Done well, a SaaS marketing strategy focusing on quality content, localized content marketing, and various content pieces relevant to your audience can help you drive brand awareness, build authority, find and educate new users, win more click-throughs to your website, and increase product engagement

If you need any more convincing that content marketing should be top of your list, consider that close to 90% of B2B marketers prioritize their audience’s informational needs over sales messaging, and 96% work with a content marketing strategy. 

So, what does SaaS content marketing look like for B2B brands? 

Let’s take a closer look: 

  • SEO: On-page and off-page SaaS SEO strategies are often top of the list. They give your business a better chance of falling in front of the right pair of eyes, without needing to invest thousands in ads. In fact, close to 80% of B2B brands implement search engine optimization tactics in their content creation. 

  • Social media: Despite B2B marketers saying they’d give up social media over email marketing, it’s still not a channel to be underestimated. LinkedIn still reigns the social roost for B2B brands—currently in use by 96% of B2B SaaS marketers. However, figure out where your audience is, and go all-in on that channel. Psst… product marketing videos are still a fab resource for all social channels!

  • Podcasts: This content type has been on the rise globally since 2018, and predictions are showing no sign of its adoption rate slowing down. Podcasts give you uninterrupted time with your listeners, allow you to get in front of new audiences, and for your brand to align with those thought leaders you want to align with. 

For example, Jane Portman, Co-Founder of Userlist, hosts two podcasts: UI Breakfast and Better Done Than Perfect. Both of these podcasts allow Jane (and Userlist) to build a community of product-led people, get in front of the right audience, and elevate brand positioning.

Product positioning #

Talking of brand positioning, product positioning is also a great branch of your content strategy to consider. 

This will include key positioning statements such as value proposition, all your marketing campaign messages, in-app messages,  and much more. Make sure that your messaging is aligned with your product vision, and keep it clear and relatable for your target audience.

There are a lot of ways you can position your product better out there. Let’s take a look at a few: 

Third-party review sites: Platforms like G2, Capterra, TrustPilot, GetApp, and TrustRadius are all the places to be and should be a core element of every SaaS marketing playbook.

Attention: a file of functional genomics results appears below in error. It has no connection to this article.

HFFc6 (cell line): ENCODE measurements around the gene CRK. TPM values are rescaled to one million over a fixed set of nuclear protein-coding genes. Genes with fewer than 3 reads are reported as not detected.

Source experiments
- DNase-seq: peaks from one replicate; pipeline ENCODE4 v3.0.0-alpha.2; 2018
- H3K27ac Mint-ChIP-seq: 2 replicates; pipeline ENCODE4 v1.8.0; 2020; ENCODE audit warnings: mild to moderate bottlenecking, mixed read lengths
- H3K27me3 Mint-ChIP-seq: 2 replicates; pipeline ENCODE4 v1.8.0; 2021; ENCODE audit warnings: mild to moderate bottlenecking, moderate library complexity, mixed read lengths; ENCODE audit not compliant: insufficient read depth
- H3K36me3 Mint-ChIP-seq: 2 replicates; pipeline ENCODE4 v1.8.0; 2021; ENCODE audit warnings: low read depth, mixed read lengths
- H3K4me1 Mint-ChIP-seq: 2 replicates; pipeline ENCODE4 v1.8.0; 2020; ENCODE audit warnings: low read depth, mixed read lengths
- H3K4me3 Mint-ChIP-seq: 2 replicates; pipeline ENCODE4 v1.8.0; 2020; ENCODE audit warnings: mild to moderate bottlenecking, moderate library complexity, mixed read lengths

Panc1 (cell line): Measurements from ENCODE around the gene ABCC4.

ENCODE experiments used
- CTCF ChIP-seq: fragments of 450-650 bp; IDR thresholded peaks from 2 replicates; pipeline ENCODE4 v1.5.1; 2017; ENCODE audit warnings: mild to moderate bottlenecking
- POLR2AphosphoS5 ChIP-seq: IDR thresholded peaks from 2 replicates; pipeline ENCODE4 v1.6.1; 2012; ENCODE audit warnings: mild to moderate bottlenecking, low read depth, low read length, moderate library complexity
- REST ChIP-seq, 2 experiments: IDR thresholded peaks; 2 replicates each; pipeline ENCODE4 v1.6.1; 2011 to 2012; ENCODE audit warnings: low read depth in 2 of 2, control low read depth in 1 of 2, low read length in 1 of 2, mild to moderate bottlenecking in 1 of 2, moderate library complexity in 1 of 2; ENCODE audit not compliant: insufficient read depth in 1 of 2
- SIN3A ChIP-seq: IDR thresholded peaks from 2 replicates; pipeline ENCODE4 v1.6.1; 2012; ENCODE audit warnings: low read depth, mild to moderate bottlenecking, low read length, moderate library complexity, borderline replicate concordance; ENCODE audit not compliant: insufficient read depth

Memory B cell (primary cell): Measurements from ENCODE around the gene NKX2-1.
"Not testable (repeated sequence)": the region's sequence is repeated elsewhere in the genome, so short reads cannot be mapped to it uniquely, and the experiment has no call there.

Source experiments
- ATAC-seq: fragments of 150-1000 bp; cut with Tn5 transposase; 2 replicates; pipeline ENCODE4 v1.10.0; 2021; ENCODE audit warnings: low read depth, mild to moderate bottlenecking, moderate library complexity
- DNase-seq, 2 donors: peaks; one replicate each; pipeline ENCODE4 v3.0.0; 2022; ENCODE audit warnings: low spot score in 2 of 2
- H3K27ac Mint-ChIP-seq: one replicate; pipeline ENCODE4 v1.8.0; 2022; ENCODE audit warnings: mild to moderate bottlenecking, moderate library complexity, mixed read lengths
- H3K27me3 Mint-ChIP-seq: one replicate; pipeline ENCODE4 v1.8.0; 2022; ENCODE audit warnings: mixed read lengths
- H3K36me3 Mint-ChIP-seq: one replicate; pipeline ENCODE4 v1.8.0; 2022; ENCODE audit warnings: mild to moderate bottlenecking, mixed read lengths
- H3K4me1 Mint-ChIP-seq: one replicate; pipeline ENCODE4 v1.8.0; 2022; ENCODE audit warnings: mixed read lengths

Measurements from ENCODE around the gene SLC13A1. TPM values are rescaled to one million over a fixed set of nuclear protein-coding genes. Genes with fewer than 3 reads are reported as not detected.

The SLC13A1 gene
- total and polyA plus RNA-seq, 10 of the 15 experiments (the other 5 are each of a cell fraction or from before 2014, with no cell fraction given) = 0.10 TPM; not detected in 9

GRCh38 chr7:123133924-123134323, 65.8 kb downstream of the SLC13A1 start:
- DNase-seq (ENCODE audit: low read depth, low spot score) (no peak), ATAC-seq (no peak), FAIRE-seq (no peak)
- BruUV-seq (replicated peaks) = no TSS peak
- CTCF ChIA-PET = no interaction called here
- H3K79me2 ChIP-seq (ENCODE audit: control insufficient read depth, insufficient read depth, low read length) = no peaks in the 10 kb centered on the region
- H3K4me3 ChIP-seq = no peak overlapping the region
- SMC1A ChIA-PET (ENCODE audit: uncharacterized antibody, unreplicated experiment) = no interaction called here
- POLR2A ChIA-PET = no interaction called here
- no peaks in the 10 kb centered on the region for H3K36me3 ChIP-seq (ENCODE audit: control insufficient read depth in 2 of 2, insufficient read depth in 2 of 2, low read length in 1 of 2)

Why? The company profiles on these platforms are high-intent pages. If someone is checking out your SaaS there, they’re scoping you out, looking for reviews, and want to see how you stand against the competition. 

Ensure your product positioning is spot-on on each of these profiles and that your information is up-to-date; truly reflecting your SaaS. What’s more, if you’re running an NPS survey, then reach out to those Promoters and ask them to leave a review on these platforms. 

If you’re an early-stage SaaS startup, then it’s a good shout to get your SaaS product on Product Hunt and start building the visibility and awareness to help you position the product you want to put out into the market. Being among popular upcoming products featured on Product Hunt is a great way to have more people discover your product.

In-product marketing #

“All rise!” The in-product channel is entering the room. 

Upselling and cross-selling have never been easier than when it’s inside your product, communicating with users while they interact with it. It’s also one of the core elements of your product marketing strategy.

Here, you have your user’s attention. You know they’re already involved in what you offer, and they’re typically fewer clicks away from trying out new features, discovering more value in your product, and upgrading their subscription plan. 

💡 This is where Chameleon comes in, and it comes in shining. There’s so much you can do with product marketing, and your SaaS marketing playbook needs to reflect this. With Chameleon, you can use in-app messages to announce new features with Tooltips, walk users through the onboarding with Tours, ask for their feedback with Microsurveys, or help them complete get-started tasks with Launchers.